After President Trump said sales to Huawei would resume at the end of June, a statement clarified later by a White House official, a U.S. Department of Commerce nod was still not granted, and last week a senior official instructed the Department to still treat Huawei as banned. The only palpable change to the status quo arrived on Tuesday, when Commerce Secretary Wilbur Ross said the U.S. government will issue licenses to companies seeking to sell goods to China’s Huawei where there is no threat to national security, Reuters reports.
It is still unsure which products will fall into this category, or whether Huawei can resume its working relationship with Google and its Android OS. Ross also said that Huawei will remain on the Entity List (the blacklist), and a presumption of denial for license requests will still exist, granting them as an exception.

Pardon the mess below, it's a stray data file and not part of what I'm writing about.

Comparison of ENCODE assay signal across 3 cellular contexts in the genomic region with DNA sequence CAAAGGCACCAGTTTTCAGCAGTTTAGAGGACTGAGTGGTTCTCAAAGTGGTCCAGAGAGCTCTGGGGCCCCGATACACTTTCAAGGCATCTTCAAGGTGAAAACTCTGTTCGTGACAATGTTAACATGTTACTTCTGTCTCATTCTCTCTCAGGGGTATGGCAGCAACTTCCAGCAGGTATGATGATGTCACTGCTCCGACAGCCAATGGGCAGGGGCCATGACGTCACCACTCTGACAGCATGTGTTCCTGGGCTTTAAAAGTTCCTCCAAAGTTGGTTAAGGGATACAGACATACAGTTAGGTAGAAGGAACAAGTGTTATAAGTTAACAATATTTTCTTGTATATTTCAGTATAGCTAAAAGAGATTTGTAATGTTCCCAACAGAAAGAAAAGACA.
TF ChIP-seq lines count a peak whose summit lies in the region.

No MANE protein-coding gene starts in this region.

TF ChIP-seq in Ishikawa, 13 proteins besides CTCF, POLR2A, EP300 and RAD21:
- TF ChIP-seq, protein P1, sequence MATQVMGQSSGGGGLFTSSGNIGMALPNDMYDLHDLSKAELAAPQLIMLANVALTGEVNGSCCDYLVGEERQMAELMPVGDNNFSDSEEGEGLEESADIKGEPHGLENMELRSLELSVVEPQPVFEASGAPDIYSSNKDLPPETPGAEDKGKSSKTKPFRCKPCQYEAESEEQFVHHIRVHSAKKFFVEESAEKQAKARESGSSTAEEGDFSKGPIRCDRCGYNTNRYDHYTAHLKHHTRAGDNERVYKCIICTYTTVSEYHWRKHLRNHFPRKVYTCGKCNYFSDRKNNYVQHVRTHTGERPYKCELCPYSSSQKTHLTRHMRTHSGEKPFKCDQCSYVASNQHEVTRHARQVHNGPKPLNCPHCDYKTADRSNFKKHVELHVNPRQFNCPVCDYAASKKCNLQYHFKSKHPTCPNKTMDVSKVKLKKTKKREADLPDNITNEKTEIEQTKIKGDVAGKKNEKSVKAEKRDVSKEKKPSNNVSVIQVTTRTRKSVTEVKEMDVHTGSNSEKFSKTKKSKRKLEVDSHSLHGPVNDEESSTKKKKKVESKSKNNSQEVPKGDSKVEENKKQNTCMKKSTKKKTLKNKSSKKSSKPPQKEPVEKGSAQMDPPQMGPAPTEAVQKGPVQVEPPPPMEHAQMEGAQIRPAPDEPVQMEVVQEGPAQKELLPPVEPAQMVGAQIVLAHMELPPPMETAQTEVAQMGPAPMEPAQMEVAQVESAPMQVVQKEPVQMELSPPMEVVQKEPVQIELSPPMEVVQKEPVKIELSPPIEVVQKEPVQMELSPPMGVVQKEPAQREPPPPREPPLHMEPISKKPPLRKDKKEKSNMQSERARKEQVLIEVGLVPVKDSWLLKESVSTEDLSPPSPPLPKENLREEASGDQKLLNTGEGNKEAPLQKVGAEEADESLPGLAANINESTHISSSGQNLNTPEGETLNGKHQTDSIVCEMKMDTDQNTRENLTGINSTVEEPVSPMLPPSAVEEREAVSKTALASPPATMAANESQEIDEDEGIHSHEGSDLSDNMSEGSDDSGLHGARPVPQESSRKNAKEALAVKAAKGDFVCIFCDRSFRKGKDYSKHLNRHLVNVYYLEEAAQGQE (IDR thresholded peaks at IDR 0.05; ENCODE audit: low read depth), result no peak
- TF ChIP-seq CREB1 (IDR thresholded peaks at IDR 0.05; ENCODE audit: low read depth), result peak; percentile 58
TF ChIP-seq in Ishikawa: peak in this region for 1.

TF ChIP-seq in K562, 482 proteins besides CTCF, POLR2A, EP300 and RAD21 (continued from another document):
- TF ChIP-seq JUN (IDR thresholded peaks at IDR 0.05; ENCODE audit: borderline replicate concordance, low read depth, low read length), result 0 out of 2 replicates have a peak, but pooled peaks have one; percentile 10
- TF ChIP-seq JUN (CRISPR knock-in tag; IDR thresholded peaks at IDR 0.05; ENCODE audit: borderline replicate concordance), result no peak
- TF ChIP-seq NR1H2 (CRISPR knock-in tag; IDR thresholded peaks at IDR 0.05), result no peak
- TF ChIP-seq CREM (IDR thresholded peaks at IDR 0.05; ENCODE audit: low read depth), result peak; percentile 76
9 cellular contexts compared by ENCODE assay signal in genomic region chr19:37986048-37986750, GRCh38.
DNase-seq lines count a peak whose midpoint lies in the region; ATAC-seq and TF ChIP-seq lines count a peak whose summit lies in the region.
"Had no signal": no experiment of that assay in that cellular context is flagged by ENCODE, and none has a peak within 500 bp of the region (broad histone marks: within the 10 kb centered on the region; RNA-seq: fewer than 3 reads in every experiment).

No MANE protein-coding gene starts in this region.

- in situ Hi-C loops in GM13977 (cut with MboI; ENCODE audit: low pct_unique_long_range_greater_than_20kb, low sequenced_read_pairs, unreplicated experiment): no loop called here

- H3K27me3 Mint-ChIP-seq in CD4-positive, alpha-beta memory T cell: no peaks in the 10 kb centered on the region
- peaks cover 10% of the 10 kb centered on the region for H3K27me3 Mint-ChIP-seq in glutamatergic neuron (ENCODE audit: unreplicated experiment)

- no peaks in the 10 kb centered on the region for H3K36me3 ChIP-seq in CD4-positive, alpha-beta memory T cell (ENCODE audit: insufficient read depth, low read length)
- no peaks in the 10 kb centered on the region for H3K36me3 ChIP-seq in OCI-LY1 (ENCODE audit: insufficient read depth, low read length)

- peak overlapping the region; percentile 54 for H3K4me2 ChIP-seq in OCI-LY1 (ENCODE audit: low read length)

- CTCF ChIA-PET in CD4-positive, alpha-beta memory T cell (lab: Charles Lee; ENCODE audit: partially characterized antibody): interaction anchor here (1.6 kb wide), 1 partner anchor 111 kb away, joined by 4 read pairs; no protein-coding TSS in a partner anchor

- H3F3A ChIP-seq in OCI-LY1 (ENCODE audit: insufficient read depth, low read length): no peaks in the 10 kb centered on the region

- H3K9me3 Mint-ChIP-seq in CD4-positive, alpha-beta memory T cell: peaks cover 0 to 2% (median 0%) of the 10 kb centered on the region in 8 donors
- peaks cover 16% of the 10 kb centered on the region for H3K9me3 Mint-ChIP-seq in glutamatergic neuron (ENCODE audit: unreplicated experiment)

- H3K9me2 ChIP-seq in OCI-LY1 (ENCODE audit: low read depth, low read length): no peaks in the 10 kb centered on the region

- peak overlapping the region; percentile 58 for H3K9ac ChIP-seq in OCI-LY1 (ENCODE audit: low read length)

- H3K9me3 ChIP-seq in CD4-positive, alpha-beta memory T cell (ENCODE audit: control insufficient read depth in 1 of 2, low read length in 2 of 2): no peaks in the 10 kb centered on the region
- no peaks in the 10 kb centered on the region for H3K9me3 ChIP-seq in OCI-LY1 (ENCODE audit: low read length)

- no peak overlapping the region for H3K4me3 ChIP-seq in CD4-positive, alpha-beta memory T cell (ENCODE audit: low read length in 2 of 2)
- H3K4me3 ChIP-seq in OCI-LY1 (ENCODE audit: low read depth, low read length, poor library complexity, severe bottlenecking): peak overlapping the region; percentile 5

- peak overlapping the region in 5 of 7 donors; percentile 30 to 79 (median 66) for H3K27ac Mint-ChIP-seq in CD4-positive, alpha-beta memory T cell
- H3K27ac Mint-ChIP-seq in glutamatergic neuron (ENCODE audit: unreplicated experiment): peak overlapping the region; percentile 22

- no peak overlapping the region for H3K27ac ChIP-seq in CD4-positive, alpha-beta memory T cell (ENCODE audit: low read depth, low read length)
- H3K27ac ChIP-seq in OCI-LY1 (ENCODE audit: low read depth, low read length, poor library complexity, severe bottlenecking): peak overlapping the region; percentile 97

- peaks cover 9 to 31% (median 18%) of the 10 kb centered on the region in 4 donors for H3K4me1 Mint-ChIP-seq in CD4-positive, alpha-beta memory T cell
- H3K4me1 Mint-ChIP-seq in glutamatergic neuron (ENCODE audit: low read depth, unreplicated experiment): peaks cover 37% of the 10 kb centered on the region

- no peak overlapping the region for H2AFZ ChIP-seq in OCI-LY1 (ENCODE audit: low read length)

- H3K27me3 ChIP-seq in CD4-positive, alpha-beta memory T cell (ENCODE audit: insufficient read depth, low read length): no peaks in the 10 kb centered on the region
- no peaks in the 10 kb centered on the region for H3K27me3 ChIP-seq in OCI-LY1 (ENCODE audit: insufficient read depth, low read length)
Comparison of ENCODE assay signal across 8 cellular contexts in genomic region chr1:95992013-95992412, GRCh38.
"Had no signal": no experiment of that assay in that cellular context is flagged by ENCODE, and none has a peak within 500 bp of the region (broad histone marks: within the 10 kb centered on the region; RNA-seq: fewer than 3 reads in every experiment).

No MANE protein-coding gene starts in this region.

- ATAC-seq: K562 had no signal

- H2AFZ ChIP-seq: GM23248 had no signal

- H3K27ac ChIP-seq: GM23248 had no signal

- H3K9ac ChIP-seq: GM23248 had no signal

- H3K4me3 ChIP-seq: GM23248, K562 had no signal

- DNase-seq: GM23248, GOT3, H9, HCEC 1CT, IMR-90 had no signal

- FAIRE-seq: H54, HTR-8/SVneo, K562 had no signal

To implement the president’s G20 summit directive two weeks ago, Commerce will issue licenses where there is no threat to U.S. national security — Commerce Secretary Wilbur Ross
White House economic adviser Larry Kudlow clarified that the U.S. will not purchase any Huawei products, and that 5G is completely off the table. However, on general merchandise that doesn’t pose national security threats, he said “we are opening that up for a limited time period. So that’s important and, I guess, does provide some relief to Huawei“.